Here’s the short version: if you’re involved with gold OA and think you can contact useful people, download, a spreadsheet with all 410 journals flagged as having malware during my scan of gold OA journals (first pass just completed). Sites that are fixed by May 1, 2018 will be included in GOAJ3: Gold Open Access Journals 2012-2017. Those that aren’t, won’t.

CHANGES 4/4/2018: At DOAJ’s request, I’ve added ISSN and E-ISSN columns to the spreadsheet, both populated using Excel VLOOKUP on the URL column.

Slightly longer version:

I’ve finished the first pass. There are a lot of journals with malware problems: 410, as compared to 67 in last year’s run.

Yes, Indonesia makes up the bulk of them–but by no means all.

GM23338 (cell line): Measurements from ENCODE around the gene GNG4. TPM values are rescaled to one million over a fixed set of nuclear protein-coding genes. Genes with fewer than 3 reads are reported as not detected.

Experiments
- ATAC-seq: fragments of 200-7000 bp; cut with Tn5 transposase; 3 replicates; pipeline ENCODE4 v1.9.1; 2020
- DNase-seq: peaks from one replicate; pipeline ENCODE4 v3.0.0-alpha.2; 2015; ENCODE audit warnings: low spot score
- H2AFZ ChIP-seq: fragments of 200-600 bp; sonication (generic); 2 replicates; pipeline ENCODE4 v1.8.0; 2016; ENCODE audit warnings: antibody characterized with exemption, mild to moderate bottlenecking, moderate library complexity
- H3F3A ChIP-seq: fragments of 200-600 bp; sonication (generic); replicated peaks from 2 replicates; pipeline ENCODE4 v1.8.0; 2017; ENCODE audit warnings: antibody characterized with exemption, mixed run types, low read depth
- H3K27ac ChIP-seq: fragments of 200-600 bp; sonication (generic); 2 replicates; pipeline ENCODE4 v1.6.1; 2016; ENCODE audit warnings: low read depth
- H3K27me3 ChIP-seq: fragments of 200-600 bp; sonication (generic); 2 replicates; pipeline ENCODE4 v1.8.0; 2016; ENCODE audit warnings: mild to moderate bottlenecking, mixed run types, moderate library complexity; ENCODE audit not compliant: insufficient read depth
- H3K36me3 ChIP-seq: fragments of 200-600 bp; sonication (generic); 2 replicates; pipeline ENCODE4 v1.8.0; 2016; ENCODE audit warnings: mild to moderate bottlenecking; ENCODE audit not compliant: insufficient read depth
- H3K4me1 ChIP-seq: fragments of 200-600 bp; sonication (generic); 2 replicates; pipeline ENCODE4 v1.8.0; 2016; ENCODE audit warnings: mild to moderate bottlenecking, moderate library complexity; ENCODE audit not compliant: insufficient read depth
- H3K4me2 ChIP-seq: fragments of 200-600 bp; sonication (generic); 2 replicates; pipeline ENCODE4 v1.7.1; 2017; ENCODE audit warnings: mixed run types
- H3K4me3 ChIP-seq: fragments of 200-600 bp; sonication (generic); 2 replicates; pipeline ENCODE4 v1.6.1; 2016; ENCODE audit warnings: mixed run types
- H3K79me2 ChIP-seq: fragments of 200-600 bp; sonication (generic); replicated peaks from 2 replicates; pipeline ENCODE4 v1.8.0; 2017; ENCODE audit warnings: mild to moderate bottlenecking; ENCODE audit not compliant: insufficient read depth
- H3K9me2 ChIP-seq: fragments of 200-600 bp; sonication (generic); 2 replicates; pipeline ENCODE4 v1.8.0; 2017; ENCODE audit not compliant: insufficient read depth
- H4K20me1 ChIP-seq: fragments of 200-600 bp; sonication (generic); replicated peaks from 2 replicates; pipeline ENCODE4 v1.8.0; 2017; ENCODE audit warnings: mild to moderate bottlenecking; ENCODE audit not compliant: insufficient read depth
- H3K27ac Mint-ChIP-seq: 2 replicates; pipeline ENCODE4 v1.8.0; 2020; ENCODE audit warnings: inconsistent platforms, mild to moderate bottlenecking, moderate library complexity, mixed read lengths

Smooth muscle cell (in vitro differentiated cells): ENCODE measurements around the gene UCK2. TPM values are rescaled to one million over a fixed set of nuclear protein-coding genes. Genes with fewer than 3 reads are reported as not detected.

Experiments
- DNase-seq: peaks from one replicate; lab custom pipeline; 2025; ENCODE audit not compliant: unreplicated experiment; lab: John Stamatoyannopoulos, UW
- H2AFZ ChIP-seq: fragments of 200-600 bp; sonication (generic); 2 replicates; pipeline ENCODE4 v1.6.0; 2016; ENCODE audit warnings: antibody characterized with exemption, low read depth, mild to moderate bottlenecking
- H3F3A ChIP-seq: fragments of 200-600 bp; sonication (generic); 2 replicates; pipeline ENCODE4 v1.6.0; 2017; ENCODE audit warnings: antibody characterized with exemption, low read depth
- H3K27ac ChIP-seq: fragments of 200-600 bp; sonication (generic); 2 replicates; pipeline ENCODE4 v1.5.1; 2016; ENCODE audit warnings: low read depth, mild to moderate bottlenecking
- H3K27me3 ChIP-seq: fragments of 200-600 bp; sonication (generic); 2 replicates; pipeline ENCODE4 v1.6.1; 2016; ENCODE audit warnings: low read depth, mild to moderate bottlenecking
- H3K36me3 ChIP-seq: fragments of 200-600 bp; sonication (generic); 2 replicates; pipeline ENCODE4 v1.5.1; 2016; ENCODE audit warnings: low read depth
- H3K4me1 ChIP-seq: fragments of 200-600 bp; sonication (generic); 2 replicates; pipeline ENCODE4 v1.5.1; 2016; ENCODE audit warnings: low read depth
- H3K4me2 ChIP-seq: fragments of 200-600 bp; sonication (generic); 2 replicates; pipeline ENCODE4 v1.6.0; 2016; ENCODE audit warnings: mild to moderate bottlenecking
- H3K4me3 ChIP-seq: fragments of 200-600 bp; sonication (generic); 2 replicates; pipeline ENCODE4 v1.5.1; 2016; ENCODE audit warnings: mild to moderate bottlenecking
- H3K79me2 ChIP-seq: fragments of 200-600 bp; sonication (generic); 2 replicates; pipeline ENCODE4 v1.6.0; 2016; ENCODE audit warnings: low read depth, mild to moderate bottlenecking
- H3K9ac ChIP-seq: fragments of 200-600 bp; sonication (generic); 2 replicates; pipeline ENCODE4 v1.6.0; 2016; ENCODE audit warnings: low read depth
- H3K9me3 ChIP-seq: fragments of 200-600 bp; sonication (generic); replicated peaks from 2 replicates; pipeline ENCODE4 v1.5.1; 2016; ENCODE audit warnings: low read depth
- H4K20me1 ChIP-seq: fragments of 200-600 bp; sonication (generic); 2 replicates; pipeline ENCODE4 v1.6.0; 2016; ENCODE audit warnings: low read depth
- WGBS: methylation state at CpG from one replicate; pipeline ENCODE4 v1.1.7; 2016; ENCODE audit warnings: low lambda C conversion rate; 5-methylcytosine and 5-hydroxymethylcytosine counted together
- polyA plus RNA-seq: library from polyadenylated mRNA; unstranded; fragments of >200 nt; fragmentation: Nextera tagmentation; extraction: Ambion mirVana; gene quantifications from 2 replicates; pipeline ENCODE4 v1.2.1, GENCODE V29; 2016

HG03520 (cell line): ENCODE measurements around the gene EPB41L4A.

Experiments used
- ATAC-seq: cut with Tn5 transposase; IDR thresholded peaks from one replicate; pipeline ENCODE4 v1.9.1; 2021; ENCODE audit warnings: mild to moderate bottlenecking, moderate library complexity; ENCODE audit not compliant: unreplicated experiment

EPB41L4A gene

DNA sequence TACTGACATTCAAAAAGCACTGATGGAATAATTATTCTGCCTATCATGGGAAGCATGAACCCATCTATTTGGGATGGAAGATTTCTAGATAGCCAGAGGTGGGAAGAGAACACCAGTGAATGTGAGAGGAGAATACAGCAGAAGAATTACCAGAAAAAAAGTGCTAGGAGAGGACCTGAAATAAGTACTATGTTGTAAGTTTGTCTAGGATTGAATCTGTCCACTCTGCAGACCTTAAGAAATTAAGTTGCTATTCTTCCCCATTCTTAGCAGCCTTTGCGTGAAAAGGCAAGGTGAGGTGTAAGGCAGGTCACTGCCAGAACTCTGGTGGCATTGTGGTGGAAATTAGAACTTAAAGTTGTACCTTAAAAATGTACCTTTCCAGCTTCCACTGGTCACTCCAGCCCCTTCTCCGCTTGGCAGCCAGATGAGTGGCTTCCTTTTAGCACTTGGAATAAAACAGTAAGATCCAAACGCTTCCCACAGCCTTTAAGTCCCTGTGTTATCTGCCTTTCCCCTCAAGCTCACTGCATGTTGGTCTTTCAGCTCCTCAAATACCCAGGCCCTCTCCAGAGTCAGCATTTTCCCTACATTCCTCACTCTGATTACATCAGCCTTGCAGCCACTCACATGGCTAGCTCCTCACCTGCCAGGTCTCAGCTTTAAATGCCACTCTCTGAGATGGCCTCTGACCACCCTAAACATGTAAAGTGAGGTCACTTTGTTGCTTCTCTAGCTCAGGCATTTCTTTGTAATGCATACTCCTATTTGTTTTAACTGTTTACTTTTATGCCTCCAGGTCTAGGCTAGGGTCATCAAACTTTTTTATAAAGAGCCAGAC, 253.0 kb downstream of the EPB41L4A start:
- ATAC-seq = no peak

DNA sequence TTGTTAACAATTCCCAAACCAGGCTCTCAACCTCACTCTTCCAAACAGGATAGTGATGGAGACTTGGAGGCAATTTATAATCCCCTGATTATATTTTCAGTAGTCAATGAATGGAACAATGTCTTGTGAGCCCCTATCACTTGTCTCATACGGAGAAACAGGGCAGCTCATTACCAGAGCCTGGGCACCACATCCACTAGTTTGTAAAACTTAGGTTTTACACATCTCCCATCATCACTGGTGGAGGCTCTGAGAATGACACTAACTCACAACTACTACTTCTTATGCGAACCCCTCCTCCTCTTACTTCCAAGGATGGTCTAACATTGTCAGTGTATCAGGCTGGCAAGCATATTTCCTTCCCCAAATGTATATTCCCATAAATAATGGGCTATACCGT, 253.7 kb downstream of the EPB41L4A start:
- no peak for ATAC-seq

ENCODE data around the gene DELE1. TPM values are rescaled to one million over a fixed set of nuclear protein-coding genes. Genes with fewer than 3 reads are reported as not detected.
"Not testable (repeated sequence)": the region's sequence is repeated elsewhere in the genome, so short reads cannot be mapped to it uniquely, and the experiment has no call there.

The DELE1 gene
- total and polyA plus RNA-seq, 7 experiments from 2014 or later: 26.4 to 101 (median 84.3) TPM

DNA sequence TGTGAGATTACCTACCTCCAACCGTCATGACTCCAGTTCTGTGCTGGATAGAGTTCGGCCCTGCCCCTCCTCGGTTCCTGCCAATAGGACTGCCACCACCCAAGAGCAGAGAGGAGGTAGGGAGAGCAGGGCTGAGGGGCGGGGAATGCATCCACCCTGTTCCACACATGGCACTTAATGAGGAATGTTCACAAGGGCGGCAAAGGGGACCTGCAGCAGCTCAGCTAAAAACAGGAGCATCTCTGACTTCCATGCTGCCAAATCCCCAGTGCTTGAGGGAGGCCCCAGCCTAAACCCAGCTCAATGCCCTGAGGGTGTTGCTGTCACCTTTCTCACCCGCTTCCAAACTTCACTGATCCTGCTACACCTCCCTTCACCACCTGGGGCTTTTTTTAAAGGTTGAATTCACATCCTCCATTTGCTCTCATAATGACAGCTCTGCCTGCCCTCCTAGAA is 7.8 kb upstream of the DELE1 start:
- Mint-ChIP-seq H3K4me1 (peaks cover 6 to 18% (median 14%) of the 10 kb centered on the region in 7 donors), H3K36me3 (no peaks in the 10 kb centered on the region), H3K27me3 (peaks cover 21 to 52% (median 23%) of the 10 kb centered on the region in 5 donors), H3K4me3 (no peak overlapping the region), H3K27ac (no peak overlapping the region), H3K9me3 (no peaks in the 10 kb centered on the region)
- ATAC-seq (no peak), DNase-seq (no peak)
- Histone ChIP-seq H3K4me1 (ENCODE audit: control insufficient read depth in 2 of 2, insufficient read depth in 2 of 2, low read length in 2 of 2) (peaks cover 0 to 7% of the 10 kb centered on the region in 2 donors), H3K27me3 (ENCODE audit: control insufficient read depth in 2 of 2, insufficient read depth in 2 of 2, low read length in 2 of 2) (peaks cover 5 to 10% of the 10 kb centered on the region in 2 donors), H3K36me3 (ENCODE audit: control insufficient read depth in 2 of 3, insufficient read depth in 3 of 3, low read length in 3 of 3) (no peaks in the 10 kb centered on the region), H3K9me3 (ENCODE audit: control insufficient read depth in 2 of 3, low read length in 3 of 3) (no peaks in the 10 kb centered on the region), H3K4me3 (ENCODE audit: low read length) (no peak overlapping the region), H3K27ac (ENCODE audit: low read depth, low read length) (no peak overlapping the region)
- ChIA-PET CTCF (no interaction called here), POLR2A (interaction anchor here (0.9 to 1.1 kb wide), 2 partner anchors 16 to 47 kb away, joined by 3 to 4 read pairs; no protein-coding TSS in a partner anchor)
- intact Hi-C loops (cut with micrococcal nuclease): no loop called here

The acceptable number of infected journal sites is, of course, zero.

The spreadsheet is arranged by country, then publisher, then journal. A “note” column contains possibly-useful notes (e.g., did Malwarebytes flag an outbound request as malware or was it at the domain level?).

Thirty countries had at least one instance, but most were from a handful of countries:

Indonesia 287
Brazil 41
Ukraine 13
Romania 11
Malaysia 9
Portugal 5
Colombia 4
Costa Rica 4
Iran, Islamic Republic of 3
Philippines 3
Poland 3

These countries had two cases each: Argentina; Chile; Italy; Morocco; Nepal; Peru; Spain; Venezuela, Bolivarian Republic of.

These had one each: Bangladesh; Bulgaria; Ecuador; Georgia; Mexico; Mongolia; Paraguay; Taiwan, Province of China; Tunisia; United Kingdom; United States.

The spreadsheet includes a country page–and a publisher page for those (slightly normalized) with four or more malware journals.


The second pass will probably start around April 20, 2018–but journals still flagged as having malware will be tested once more, no earlier than May 1, 2018, but probably not long after that.